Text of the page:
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Thèses >

Contributions to Automatic Text Classification : Metrics and Evolutionary Algorithms

Ahmad Mazyad

jeudi 22 novembre 2018 à 10h00

Salle B014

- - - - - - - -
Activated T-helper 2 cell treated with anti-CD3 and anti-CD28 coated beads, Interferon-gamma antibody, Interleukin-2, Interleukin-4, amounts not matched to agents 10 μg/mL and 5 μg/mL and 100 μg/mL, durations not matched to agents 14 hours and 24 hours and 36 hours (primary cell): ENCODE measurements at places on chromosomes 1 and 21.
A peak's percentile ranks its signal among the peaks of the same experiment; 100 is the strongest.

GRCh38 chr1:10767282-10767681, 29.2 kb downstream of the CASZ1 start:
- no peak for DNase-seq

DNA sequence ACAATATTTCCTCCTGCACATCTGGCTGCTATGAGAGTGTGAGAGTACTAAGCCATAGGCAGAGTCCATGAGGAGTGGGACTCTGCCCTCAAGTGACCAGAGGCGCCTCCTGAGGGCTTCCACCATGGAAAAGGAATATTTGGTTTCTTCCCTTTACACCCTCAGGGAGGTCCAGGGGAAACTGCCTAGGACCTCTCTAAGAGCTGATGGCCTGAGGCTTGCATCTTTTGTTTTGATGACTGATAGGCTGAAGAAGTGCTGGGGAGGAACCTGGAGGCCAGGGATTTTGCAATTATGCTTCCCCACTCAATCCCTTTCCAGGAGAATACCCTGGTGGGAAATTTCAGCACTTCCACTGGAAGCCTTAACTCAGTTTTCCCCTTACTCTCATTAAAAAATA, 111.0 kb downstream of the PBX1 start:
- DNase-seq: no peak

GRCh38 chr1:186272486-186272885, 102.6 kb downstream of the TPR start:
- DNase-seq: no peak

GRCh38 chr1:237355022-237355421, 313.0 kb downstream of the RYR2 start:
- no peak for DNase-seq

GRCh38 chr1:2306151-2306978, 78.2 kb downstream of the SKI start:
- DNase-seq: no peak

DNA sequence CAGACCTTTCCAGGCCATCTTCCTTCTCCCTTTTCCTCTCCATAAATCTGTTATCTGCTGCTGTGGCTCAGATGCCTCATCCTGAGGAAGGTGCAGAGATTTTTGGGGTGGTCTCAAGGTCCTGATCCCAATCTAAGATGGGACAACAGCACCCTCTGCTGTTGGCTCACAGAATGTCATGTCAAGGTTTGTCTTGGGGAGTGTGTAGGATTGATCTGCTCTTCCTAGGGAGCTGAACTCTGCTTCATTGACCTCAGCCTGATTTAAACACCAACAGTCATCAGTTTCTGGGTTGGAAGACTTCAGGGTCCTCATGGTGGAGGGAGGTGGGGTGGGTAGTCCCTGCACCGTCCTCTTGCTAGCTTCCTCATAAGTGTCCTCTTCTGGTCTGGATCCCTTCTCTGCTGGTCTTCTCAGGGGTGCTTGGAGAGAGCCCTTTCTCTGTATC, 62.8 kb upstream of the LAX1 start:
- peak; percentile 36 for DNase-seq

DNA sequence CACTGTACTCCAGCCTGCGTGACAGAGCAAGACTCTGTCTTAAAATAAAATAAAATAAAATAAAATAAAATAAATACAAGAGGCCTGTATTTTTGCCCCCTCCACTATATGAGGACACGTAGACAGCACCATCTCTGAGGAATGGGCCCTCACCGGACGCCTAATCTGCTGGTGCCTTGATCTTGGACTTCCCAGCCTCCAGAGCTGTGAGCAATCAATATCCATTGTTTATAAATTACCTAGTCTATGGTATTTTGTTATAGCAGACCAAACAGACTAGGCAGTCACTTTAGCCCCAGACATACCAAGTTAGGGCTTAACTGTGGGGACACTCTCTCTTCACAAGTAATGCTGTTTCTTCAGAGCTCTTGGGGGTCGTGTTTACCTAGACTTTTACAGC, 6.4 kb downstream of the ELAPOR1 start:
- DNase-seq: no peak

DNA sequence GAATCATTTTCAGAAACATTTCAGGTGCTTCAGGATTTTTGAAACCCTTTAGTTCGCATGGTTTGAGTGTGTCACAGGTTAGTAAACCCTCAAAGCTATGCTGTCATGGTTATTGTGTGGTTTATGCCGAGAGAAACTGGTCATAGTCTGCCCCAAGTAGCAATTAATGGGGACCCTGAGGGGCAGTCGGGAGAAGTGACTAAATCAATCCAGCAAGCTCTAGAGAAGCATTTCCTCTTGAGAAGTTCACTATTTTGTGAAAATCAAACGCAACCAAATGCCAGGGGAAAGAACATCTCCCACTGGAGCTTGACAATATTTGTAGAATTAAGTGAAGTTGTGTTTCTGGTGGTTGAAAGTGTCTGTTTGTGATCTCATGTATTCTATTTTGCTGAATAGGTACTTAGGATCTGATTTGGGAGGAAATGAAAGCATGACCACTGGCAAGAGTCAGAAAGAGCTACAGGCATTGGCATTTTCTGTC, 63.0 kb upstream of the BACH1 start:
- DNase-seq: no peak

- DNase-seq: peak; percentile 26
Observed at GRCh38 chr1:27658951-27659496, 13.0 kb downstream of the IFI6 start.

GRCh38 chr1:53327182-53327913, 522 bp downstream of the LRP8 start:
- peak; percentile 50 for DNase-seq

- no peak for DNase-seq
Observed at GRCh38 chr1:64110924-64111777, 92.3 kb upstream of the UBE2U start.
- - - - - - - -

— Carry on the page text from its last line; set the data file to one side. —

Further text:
This thesis deals with natural language processing and text mining, at the intersection of machine learning and statistics. We are particularly interested in Term Weighting Schemes (TWS) in the context of supervised learning and specifically the Text Classification (TC) task. In TC, the multi-label classification task has gained a lot of interest in recent years. Multi-label classification from textual data may be found in many modern applications such as news classification where the task is to find the categories that a newswire story belongs to (e.g., politics, middle east, oil), based on its textual content, music genre classification (e.g., jazz, pop, oldies, traditional pop) based on customer reviews, film classification (e.g., action, crime, drama), product classification (e.g., Electronics, Computers, Accessories). Traditional classification algorithms are generally binary classifiers, and they are not suited for the multi-label classification. The multi-label classification task is, therefore, transformed into multiple single-label binary tasks. However, this transformation introduces several issues. First, terms distributions are only considered in relevance to the positive and the negative categories (i.e., information on the correlations between terms and categories is lost). Second, it fails to consider any label dependency (i.e., information on existing correlations between classes is lost). Finally, since all categories but one are grouped into one category (the negative category), the newly created tasks are imbalanced. This information is commonly used by supervised TWS to improve the effectiveness of the classification system. Hence, after presenting the process of multi-label text classification, and more particularly the TWS, we make an empirical comparison of these methods applied to the multi-label text classification task. We find that the superiority of the supervised methods over the unsupervised methods is still not clear. We show then that these methods are not fully adapted to the multi-label classification problem and that they ignore much statistical information that could be used to improve the classification results. Thus, we propose a new TWS based on information gain. This new method takes into consideration the term distribution, not only regarding the positive and the negative categories but also in relevance to all classes. Finally, aiming at finding specialized TWS that also solve the issue of imbalanced tasks, we studied the benefits of using genetic programming for generating TWS for the text classification task. Unlike previous studies, we generate formulas by combining statistical information at a microscopic level (e.g., the number of documents that contain a specific term) instead of using complete TWS. Furthermore, we make use of categorical information such as (e.g., the number of categories where a term occurs.). Experiments are made to measure the impact of these methods on the performance of the model. We show through these experiments that the results are positive.